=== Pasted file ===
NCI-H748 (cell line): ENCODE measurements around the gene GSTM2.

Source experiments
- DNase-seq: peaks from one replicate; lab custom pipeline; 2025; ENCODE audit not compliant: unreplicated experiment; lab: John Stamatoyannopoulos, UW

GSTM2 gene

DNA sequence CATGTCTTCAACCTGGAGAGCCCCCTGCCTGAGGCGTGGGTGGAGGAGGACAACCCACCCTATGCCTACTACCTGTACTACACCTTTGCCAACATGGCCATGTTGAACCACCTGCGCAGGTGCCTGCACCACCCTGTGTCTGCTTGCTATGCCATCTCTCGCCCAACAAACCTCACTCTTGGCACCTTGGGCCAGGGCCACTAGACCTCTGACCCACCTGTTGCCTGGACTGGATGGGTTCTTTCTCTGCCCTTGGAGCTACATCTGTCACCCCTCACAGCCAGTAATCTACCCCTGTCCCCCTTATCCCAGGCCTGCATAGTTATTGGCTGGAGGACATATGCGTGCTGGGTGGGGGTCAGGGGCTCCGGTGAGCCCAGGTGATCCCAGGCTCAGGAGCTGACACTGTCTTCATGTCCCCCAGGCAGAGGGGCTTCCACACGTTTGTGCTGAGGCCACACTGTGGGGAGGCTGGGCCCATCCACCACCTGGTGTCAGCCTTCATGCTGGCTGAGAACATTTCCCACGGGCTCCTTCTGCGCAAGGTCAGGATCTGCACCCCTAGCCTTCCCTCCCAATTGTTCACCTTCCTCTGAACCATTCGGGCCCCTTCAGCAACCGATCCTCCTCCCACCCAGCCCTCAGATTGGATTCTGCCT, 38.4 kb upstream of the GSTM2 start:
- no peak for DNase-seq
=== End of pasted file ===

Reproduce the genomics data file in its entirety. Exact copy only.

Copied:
NCI-H748 (cell line): ENCODE measurements around the gene GSTM2.

Source experiments
- DNase-seq: peaks from one replicate; lab custom pipeline; 2025; ENCODE audit not compliant: unreplicated experiment; lab: John Stamatoyannopoulos, UW

GSTM2 gene

DNA sequence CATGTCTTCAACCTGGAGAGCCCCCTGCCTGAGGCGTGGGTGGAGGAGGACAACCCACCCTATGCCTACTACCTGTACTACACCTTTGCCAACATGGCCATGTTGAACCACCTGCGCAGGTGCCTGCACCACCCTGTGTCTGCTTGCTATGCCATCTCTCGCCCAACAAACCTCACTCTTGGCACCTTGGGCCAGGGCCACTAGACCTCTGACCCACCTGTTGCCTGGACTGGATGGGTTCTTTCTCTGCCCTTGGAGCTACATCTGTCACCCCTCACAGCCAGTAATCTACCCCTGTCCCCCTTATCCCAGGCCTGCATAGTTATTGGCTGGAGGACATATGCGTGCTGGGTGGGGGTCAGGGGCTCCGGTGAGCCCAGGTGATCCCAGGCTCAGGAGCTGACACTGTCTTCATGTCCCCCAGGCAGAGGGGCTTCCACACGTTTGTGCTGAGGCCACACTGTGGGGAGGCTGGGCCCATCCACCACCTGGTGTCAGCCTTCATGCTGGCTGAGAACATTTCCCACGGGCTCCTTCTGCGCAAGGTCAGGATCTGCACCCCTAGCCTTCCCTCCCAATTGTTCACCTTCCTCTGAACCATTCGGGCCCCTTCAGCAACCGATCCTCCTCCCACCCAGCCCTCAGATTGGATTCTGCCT, 38.4 kb upstream of the GSTM2 start:
- no peak for DNase-seq